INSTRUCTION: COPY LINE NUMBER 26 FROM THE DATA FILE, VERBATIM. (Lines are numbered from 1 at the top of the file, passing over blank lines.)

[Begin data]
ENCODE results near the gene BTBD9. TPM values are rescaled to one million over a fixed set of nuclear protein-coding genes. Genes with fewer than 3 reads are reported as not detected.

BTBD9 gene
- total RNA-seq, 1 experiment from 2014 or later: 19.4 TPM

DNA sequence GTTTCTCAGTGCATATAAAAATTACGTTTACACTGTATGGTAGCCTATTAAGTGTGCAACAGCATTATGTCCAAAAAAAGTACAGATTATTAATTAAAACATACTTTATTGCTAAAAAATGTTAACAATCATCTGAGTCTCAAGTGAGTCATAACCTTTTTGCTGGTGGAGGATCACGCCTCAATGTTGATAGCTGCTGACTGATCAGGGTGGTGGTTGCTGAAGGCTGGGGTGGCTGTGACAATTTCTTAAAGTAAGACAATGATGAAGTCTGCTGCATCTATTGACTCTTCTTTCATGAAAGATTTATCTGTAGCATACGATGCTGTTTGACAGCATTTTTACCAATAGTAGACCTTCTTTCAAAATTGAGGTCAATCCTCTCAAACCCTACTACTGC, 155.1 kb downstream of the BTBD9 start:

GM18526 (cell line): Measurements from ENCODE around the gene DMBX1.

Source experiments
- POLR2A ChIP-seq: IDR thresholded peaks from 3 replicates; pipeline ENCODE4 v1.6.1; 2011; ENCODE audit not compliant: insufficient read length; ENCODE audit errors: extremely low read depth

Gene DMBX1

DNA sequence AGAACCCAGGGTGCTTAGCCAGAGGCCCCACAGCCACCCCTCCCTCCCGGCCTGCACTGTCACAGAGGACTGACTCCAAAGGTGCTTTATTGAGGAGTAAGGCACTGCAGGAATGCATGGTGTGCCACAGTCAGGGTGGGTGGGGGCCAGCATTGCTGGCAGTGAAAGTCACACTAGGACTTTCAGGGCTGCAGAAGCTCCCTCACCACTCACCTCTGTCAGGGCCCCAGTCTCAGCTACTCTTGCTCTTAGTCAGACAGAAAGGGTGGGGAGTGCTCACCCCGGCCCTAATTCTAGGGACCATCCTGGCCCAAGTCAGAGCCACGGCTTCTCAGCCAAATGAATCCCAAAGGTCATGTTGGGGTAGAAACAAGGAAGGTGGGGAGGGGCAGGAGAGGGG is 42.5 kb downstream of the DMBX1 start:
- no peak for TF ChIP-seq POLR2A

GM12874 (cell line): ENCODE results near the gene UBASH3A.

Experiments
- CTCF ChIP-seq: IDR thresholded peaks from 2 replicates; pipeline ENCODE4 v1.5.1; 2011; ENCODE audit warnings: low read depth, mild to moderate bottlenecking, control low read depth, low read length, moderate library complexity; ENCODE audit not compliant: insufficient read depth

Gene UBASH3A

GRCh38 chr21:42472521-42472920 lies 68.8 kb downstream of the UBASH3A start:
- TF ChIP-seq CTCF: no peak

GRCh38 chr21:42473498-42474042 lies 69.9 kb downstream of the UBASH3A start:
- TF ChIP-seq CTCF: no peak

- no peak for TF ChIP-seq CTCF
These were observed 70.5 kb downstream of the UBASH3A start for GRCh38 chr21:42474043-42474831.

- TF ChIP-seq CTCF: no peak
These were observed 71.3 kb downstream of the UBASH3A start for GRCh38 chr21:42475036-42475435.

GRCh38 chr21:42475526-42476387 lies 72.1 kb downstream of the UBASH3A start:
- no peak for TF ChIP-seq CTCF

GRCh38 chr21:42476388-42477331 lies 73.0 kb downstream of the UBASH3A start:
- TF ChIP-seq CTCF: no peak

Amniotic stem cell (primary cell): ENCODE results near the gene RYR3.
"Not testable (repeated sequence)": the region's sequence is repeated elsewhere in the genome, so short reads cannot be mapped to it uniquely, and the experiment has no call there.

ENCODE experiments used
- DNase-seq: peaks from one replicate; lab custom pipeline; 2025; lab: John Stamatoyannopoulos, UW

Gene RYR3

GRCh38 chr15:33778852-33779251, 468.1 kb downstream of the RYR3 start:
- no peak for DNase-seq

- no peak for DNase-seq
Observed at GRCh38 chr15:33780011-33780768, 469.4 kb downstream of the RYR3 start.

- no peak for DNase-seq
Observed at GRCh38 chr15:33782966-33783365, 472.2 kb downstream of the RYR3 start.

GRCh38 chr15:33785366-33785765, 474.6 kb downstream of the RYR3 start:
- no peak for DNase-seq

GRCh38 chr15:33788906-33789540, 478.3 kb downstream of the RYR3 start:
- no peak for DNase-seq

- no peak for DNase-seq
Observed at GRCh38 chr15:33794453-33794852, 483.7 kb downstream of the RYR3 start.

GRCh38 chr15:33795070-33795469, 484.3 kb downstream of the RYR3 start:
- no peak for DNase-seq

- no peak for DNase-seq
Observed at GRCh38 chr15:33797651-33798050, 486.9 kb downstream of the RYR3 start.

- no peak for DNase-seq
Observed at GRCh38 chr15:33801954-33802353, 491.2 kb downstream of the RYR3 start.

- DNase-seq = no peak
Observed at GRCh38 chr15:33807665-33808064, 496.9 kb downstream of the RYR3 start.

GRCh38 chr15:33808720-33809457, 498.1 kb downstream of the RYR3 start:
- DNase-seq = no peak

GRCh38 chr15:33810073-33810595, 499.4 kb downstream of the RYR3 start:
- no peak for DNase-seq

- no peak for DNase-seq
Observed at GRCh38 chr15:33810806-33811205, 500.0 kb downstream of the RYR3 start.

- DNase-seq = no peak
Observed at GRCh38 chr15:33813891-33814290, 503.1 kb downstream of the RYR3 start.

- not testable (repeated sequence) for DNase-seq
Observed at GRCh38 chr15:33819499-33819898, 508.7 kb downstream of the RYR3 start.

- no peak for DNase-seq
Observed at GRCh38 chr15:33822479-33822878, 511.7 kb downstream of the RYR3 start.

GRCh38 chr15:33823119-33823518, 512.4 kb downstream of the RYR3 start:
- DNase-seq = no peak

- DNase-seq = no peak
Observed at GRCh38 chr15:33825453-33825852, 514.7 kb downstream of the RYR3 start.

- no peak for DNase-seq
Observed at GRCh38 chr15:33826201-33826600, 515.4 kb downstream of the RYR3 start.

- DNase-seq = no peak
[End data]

- TF ChIP-seq CTCF: no peak